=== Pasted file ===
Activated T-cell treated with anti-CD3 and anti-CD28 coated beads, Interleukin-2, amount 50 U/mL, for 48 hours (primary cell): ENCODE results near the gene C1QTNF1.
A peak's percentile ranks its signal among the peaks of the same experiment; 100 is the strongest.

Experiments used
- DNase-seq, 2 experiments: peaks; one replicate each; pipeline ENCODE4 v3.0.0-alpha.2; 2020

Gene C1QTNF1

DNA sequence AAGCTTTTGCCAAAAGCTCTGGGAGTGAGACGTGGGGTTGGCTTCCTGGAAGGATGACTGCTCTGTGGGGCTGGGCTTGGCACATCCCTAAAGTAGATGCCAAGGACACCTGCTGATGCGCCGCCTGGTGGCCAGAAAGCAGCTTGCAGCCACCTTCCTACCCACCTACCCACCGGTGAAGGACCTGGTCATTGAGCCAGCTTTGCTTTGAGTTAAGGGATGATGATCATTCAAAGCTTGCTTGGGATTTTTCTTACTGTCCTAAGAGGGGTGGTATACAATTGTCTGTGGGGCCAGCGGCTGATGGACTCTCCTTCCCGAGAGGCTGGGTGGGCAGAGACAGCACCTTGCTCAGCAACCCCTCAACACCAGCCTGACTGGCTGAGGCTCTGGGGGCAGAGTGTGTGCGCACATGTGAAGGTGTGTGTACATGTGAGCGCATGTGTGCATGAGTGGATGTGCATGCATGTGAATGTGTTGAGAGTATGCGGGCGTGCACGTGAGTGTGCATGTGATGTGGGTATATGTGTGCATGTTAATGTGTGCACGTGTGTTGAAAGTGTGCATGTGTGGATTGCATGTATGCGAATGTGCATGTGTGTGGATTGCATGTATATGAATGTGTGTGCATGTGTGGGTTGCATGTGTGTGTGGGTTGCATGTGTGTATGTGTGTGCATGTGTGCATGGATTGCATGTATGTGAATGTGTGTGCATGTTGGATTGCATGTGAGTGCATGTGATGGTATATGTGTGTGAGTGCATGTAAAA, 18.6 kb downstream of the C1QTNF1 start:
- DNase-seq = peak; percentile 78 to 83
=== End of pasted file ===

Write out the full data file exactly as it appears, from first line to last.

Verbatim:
Activated T-cell treated with anti-CD3 and anti-CD28 coated beads, Interleukin-2, amount 50 U/mL, for 48 hours (primary cell): ENCODE results near the gene C1QTNF1.
A peak's percentile ranks its signal among the peaks of the same experiment; 100 is the strongest.

Experiments used
- DNase-seq, 2 experiments: peaks; one replicate each; pipeline ENCODE4 v3.0.0-alpha.2; 2020

Gene C1QTNF1

DNA sequence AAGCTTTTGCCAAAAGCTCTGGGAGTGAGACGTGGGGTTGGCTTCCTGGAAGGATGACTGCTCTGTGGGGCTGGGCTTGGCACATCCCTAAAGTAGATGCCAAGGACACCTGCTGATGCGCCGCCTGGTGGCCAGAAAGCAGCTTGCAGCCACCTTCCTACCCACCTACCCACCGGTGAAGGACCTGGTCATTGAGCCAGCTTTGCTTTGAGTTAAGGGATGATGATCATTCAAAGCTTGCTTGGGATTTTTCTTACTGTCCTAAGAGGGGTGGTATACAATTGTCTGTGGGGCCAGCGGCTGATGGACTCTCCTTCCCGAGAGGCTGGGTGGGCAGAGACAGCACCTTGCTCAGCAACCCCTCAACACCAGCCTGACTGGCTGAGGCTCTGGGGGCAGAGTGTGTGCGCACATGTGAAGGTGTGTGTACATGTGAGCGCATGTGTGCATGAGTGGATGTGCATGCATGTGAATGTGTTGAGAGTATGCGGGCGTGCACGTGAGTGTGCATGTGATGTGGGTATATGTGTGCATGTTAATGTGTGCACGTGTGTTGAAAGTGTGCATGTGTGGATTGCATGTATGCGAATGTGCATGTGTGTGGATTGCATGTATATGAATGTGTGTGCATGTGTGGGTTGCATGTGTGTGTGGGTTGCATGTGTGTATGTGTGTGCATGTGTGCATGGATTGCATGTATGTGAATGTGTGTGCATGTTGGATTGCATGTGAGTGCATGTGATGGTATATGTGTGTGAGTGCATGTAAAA, 18.6 kb downstream of the C1QTNF1 start:
- DNase-seq = peak; percentile 78 to 83